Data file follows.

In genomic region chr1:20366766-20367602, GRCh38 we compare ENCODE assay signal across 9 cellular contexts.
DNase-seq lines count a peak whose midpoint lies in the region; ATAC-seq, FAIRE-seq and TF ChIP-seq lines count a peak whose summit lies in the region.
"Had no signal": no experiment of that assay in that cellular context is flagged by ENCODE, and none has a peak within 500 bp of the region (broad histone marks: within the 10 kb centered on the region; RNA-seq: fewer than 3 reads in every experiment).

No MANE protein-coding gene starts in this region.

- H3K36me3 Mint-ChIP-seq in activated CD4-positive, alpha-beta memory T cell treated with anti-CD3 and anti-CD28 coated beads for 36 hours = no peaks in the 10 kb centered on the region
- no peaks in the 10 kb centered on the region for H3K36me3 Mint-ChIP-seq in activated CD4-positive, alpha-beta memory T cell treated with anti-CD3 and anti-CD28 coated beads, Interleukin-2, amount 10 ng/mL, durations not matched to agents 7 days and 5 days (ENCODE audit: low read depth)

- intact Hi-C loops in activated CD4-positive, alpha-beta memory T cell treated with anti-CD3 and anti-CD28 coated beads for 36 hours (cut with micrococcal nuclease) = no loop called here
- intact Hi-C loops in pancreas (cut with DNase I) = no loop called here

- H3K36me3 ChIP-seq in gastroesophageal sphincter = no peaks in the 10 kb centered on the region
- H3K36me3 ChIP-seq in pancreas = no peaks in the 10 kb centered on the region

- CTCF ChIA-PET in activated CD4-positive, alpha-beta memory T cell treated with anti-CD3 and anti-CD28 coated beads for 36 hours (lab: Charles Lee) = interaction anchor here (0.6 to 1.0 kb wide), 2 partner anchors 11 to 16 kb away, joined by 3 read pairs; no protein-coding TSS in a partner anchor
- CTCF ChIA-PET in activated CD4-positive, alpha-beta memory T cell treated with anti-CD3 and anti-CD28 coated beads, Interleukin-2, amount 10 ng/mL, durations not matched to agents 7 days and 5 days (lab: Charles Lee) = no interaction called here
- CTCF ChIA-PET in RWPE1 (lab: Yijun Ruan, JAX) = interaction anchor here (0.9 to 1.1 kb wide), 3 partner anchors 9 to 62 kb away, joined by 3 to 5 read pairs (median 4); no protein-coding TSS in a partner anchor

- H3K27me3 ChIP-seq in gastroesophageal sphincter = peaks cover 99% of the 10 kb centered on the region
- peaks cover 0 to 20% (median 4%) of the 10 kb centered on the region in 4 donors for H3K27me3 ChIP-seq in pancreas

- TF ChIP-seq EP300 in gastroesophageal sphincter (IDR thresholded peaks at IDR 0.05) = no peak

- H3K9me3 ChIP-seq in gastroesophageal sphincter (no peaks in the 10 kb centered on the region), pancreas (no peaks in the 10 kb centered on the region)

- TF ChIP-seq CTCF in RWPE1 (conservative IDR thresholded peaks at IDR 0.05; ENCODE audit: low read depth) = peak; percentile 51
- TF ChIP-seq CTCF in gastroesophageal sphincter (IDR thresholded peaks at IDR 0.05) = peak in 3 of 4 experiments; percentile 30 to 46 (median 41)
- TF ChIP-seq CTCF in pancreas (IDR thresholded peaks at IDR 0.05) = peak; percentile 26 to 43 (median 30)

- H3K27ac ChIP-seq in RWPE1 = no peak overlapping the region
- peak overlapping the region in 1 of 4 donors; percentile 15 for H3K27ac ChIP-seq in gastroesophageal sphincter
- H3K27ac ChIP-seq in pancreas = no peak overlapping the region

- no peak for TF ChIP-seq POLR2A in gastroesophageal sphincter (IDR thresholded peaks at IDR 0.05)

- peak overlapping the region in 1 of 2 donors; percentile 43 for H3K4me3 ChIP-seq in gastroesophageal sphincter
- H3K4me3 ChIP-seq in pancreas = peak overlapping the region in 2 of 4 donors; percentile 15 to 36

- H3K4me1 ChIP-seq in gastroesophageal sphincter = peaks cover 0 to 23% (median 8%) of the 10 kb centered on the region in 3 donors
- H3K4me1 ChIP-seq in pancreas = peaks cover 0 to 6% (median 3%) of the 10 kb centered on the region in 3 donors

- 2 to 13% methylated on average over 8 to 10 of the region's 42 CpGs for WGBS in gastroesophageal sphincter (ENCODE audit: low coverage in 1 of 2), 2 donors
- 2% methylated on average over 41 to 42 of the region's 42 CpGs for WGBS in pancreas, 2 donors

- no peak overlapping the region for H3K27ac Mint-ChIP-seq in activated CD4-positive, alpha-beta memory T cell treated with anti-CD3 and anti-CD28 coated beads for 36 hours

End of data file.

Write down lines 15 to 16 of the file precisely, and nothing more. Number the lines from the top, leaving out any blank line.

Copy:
- peaks cover 0 to 20% (median 4%) of the 10 kb centered on the region in 4 donors for H3K27me3 ChIP-seq in pancreas

- TF ChIP-seq EP300 in gastroesophageal sphincter (IDR thresholded peaks at IDR 0.05) = no peak